Here’s the secret to writing an email. It’s not as simple as you’d think!
I know writing emails seems pretty basic—doesn’t it?
You’d think so, but from what I’ve seen, there are a LOT of people who don’t know how to write emails.
This is the basic format of the ones I see:
GREETING: Hi Bob,
REASON FOR EMAILING: I wanted to check in about your new product development.
QUESTIONS/CALL TO ACTION: When can I get a sample?
While keeping things short and snappy may work for around-the-office questions and memos, when emailing a client, it can sound just plain rude.
Why does this come off as rude? In person, making a quick request or demand can be balanced out by a friendly tone, body language, eye contact, and a smile. But in an email, your recipient only has the words you type from which to cypher your meaning.
1. Make it Personal
The tricky thing is that when we write emails, there are straightforward things we’re trying to get out of it, whether it’s an answer to a question, a task completed, or just attention to the topic at hand.
It’s tempting to just dump everything you need out of the person into a few sentences and hit send. But I’m going to share a secret with you: I do that all the time.
Except, before I hit send, I go back to the beginning of the email. I’ll add in a sentence or two with a personal comment or a wish of goodwill—something that reminds both myself and the person I’m writing to that we’re real people, and it’s okay to be nice about it!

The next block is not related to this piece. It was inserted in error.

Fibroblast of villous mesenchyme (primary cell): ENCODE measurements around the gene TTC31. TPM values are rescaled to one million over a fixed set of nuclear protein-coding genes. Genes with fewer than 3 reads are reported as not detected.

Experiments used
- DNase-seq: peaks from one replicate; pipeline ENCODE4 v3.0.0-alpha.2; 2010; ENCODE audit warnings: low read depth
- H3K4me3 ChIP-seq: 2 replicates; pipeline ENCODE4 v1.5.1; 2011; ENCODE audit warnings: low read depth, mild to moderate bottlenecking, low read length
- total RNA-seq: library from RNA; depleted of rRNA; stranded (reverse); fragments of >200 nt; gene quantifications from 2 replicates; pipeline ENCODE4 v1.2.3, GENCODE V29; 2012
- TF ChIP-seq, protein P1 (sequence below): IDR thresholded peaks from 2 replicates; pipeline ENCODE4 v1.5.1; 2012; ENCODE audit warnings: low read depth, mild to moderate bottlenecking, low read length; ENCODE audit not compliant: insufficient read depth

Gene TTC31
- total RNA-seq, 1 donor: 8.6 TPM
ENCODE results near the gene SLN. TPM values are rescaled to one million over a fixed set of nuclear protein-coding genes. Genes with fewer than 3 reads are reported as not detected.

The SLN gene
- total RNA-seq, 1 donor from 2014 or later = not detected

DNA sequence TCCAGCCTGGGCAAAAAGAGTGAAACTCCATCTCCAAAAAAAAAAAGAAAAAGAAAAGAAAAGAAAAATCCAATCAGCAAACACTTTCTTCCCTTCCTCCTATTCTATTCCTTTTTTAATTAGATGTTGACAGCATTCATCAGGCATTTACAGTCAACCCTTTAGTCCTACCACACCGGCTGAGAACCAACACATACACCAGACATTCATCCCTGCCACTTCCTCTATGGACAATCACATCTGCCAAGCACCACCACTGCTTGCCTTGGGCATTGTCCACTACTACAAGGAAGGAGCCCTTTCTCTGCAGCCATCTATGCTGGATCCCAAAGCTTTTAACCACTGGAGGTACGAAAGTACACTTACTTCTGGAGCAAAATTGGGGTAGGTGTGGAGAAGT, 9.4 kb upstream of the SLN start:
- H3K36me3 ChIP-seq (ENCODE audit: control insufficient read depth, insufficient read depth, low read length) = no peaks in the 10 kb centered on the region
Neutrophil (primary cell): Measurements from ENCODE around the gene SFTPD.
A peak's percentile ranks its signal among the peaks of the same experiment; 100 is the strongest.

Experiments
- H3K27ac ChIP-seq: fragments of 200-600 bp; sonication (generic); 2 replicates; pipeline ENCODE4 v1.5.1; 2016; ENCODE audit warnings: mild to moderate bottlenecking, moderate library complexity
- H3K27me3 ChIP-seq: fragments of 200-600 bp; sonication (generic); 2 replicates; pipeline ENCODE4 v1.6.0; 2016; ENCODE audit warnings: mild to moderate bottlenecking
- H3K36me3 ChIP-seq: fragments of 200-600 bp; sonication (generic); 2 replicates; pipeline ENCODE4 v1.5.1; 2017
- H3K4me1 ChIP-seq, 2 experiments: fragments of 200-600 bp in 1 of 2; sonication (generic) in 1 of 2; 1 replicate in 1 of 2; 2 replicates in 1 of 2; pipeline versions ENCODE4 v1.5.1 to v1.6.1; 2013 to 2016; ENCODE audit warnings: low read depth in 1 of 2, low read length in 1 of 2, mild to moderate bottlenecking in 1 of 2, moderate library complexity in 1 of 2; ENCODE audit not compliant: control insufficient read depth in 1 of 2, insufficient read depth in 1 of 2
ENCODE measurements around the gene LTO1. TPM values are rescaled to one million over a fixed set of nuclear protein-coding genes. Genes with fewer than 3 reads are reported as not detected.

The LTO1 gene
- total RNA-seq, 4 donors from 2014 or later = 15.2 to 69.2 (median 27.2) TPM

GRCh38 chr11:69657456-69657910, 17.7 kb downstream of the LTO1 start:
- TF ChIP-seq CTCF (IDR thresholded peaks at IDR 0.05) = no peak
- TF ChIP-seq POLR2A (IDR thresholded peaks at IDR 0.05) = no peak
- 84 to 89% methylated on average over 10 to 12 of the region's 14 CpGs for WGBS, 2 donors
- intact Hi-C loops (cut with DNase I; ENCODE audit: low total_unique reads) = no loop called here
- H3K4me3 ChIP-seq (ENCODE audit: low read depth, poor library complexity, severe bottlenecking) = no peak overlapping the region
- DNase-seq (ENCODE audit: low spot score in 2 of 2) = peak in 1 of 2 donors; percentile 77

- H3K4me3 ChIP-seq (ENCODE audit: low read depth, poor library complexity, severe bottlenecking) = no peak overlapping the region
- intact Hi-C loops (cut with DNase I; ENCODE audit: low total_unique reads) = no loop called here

2. Make it Perfect
Next, I carefully comb through the sentences that follow. Do they make sense? Is my grammar correct? Am I clear about how I want the recipient to respond?
3. Make it Actionable
Finally, I take a look at the close of the email. When possible, I’ll add in a friendly send-off, even something as simple as, “Looking forward to hearing back from you soon!” which actually functions as a call to action, while still sounding kind.
4. Use the Right Voice.
Always remember to take your relationship with the recipient into account. Don’t be too cutesy when emailing a new client for the first time, and don’t be too formal when emailing someone you’ve known for 10 years. As your personal relationship evolves, your technological relationship should too.
So, what’s the secret to writing an email?
Remember, you’re not in the same room, so body language, eye contact, and tone of voice won’t do anything to help convey your meaning.
So ultimately, you have to write every email twice.
The first time, you get out all the questions/issues you need to address. The second time, you make it sound nice, as though you’re a real human taking time to contact another real human.
How do you write emails? Share your strategy below!